What is Cloud Computing
May 19, 2009 4 Comments
Last week the National Institute of Standards and Technology released their draft definition of cloud computing. I’ve read several blogs and articles that express their opinions on the matter and realized why should my opinion be any less important. So here I am back on my soap box to give you my two bits on the subject. Ok, so its not a soapbox so much as a cardboard box that promptly collapsed flat when I tried to step on. But I’m still standing on it and you’re here so I’m going to assume you have at least a passing interest in what I have to say.
Why do we care about a definition?
Like every other industry buzz word of the last 30 years, cloud computing has caught on and is being bandied about as the silver bullet for just about everything. Yet nearly everyone is using a different definition. This is only adds to the confusion that many IT managers may be feeling and when they are unsure about a technology, you can bet they won’t want to put their critical business functions on it. At least not without a darn good reason.
So the first reason for a definition is to clear the air a bit and make sure everyone has the same basic foundation.
The second reason is to help establish certain concepts and terminology that can be used to help discuss cloud computing so that we can all talk the same language. Lets say two people get together for a discussion on cloud computing. They both have the same definition but one speaks English while the other speaks only Mandarin Chinese. Having a common definition really isn’t going to help them because their vernacular is completely different.
The NIST’s Definition
Go read the full definition (its only 3 pages) if you like. I’ll just summarize it here:
- Cloud Computing solutions must provided on-demand self-service, be accessible from anywhere on the internet, provide location independent resources, and exhibit rapid elasticity (aka quickly scalable), and fees should be based on usage (pay per use)
- the Clouds themselves can exist as a private (dedicated solution), community (think farmer’s co-op), public (EC2), or hybrid infrastructure (combination of other types)
Furthermore, cloud solutions exist as 3 types:
- Software as a Service (SaaS) – access application services (Google Apps, Yahoo Mail, crm, etc…)
- Platform as a Service (PaaS) – deploy your application into someone else’s infrastructure
- Infrastructure as a Service (IaaS) – you manage your portion of the cloud and the bits that are on it
Not a bad first stab actually. I don’t necessarily agree that rapid elasticity MUST be a requirement. For many SaaS offerings, I don’t believe this applies. If you’re Joe average using a hosted email solution, you really don’t care about the ability to rapidly increase capacity. Its more the job of the vendor to make sure they plan for and manage the growth of their service. So they must have the ability to scale, but its not something that has to be quick or that you need to be able to manage yourself.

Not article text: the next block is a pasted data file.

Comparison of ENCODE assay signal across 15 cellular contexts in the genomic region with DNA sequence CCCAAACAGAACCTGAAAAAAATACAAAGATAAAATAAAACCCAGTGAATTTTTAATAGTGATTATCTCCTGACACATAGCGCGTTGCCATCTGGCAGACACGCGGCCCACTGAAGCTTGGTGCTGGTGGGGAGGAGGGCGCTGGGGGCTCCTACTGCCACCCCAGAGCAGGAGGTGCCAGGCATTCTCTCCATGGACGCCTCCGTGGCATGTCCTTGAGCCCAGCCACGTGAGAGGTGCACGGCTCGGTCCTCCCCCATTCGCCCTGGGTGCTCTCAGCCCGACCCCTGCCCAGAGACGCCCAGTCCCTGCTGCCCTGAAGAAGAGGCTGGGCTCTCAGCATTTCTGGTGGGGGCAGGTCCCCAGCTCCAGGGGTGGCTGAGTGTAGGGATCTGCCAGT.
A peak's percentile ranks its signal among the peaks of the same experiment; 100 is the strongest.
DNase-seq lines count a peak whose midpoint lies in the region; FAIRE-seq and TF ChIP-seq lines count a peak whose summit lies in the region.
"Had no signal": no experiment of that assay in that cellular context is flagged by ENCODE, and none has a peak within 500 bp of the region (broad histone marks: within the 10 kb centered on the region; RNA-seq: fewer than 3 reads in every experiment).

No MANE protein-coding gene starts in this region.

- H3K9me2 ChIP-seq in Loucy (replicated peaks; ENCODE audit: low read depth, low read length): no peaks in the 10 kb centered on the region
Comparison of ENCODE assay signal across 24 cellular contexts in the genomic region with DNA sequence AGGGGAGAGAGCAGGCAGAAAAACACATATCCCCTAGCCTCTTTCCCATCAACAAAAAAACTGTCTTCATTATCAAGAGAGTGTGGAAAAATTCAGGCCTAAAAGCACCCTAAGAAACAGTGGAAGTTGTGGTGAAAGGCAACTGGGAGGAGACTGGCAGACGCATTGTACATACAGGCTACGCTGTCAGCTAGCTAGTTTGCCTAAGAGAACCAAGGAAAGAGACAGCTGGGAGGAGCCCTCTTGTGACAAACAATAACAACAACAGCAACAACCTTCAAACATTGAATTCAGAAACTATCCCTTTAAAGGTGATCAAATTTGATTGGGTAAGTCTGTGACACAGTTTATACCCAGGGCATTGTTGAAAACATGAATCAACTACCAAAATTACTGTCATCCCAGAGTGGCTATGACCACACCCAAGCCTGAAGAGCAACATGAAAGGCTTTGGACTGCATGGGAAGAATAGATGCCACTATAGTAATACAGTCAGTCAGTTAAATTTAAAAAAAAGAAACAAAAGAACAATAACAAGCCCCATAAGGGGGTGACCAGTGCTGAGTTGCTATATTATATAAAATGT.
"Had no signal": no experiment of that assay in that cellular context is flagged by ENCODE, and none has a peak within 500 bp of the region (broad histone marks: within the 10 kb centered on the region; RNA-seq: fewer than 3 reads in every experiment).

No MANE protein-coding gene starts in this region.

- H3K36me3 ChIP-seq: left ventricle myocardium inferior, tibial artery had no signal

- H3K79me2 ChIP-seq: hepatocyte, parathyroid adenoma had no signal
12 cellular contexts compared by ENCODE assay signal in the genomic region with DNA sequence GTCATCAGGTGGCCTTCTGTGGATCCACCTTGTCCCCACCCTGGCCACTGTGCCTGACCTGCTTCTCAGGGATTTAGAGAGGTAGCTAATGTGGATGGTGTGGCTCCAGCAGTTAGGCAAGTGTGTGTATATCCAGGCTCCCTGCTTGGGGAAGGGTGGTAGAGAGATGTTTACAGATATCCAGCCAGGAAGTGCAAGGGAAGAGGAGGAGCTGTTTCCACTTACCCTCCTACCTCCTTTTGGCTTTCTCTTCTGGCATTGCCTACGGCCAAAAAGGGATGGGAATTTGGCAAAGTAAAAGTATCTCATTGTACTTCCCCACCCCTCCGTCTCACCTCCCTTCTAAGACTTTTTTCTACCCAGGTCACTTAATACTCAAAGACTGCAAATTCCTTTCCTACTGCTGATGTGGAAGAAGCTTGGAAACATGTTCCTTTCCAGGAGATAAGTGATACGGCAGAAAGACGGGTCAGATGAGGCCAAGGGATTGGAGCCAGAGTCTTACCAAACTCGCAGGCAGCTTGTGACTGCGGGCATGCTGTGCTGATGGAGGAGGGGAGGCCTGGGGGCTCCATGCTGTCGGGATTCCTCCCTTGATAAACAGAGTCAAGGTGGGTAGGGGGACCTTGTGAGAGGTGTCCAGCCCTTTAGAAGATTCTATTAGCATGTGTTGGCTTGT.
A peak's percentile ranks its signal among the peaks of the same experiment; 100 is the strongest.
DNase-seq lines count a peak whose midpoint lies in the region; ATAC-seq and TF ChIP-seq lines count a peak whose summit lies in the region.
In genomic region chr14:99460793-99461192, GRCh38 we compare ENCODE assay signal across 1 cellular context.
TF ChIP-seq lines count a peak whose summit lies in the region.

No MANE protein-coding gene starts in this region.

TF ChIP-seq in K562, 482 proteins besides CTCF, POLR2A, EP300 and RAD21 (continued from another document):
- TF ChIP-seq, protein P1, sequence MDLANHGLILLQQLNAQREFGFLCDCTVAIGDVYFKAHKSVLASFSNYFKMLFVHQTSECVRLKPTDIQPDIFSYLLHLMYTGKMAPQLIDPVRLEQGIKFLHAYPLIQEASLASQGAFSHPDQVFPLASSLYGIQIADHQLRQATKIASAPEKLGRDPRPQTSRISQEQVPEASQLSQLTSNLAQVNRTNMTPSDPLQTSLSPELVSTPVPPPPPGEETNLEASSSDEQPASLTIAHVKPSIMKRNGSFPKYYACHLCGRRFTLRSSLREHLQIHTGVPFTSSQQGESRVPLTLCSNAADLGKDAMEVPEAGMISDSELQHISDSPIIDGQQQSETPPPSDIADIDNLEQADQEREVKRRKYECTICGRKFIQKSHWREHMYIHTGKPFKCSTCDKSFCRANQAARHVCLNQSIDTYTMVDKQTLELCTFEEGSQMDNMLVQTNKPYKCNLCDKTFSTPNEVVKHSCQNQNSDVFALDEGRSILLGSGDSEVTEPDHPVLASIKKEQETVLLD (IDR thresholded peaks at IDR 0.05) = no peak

I also don’t agree with a small note that these solutions need to be accessible via thin clients. Limiting ourselves like this seems kind of pointless.
So how does this help?
Now we’re to the crux of the matter. IMHO, cloud computing isn’t really anything new. Its been around by my account for at least 10-15 years. Its just that today we’re finally getting to the point where the technology is making it more mainstream and easier to consume. IT managers are starting to demand the kind of convenience they’ve been getting from end user applications in their enterprise solutions. By using these terms and putting them in context, we can help address many of the perceptions and fears that are out there. Here’s my short list…
“Cloud computing is too cutting edge, we’re not an industry leader.” – Remember back in the early 90’s when you signed onto Compuserve for your company’s email solution, you were consuming Software as a Service. So this is definitely a road that has been well plowed.
“There’s no money in providing cloud solutions.” – There’s a relatively small company in California that would beg to differ this point. They have millions of subscribers, each paying only about $15 a month. They host this highly successful SaaS offering in their private datacenter and provide their users with a custom client to access their data over the internet from anywhere in the world. This product is estimated to generate about $250 million annually. The product is one you’ve heard of but likely never thought of as a cloud solution… the computer game World of Warcraft.
“Why would I let someone else host my applications and/or data” – When was the last time you set foot in your own corporate datacenter? You have a group of network jockeys that keep things up and running. These folks might be your own employees but could just as likely be contractors. Heck, the datacenter itself likely isn’t even in a building you own but instead in a larger center that you simply pay for space in. You’re already consuming PaaS or IaaS in a fashion.
So lets have a seat and start a conversation
Ultimately, what the NIST or any other ‘governing body’ has to say doesn’t really matter all that much (at least to me). The real point is to get folks to start agreeing on what things mean. The terms will change of course (its the nature of language and also an interesting topic itself), but at least these attempts at definition allow us to start the dialog that will eventually enable us to get to the real work of solving problems. And isn’t that what we’re really here for?